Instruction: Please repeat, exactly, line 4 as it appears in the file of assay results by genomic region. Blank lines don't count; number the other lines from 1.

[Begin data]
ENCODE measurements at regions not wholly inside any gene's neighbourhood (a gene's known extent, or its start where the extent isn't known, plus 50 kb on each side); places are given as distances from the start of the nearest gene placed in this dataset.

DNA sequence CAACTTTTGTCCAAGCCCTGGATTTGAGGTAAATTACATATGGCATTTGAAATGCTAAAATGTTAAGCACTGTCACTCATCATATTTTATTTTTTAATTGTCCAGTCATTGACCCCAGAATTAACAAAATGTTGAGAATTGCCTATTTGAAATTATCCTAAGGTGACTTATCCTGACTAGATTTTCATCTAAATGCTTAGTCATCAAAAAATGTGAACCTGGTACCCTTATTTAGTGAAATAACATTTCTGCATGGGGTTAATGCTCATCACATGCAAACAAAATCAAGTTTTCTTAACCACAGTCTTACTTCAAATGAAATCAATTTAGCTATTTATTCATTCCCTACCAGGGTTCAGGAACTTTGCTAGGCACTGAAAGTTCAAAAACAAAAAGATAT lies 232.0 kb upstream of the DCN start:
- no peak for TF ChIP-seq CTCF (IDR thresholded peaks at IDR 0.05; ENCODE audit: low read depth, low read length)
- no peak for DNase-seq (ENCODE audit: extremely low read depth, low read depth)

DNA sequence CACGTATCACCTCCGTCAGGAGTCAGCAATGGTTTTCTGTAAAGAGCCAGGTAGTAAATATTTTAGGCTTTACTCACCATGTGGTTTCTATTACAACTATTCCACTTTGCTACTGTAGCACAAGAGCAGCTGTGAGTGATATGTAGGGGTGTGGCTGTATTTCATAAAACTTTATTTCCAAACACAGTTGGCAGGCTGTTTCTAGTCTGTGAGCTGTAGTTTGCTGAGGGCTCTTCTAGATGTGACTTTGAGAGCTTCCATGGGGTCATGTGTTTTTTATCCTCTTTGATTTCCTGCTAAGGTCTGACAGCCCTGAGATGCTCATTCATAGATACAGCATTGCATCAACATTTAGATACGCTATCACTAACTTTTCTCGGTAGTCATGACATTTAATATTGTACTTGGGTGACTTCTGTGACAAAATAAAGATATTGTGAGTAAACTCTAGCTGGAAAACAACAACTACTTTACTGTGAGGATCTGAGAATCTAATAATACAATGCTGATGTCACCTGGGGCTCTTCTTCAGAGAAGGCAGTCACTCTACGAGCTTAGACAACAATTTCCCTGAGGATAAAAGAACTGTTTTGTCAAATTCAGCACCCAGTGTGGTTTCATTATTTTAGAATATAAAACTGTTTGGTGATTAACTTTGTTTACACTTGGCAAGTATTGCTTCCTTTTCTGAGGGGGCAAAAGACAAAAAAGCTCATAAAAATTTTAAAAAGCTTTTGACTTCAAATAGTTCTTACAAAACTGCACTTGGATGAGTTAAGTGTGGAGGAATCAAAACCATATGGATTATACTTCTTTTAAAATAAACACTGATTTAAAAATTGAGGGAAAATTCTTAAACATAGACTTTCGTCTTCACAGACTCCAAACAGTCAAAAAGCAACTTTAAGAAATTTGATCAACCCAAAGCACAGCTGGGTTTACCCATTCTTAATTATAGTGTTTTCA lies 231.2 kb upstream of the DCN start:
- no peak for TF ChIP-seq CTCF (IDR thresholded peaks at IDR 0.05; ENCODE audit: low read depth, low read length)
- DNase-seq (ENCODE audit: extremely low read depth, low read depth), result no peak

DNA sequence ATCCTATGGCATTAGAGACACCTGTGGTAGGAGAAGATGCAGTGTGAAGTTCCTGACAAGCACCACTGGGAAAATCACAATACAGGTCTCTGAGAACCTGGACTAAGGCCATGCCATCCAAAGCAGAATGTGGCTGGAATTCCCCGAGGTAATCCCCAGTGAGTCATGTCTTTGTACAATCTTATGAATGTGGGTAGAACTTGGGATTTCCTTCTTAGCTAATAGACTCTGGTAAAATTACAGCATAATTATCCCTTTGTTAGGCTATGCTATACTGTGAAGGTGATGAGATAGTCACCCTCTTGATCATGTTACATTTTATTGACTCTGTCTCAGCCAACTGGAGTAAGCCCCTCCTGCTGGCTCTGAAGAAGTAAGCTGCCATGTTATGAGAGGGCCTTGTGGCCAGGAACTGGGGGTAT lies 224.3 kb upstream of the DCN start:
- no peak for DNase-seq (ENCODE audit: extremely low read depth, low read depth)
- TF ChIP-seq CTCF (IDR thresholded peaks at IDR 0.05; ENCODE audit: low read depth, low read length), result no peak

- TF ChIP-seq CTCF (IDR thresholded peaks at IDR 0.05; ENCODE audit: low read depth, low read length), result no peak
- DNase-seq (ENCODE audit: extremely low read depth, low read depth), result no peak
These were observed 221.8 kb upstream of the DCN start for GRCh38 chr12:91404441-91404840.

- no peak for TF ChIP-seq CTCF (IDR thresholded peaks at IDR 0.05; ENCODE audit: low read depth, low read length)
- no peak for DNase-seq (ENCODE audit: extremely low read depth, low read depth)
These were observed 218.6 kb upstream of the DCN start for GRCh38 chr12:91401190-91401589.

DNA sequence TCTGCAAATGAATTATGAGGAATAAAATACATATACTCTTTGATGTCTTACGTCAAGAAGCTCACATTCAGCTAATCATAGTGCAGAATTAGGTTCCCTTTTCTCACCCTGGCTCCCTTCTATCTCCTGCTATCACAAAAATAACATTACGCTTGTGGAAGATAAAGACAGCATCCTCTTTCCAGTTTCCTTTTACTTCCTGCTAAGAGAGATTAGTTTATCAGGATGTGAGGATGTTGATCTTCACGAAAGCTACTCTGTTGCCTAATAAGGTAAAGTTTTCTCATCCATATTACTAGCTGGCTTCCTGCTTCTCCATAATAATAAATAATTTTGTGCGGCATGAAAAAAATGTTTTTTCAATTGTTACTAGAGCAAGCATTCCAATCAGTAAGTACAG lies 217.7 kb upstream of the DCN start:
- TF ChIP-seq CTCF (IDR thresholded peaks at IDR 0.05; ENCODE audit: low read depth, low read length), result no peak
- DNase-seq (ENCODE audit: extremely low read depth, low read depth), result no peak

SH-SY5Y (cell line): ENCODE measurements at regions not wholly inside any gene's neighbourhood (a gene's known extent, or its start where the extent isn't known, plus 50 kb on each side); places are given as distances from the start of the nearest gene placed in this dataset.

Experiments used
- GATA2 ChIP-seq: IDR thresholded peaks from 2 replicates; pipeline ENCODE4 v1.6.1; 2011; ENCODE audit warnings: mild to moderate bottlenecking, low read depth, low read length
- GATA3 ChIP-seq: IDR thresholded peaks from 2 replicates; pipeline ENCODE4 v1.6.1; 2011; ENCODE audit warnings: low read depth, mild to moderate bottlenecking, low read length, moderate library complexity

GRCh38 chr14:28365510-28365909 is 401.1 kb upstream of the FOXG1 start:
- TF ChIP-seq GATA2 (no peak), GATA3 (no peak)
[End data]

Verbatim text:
- no peak for DNase-seq (ENCODE audit: extremely low read depth, low read depth)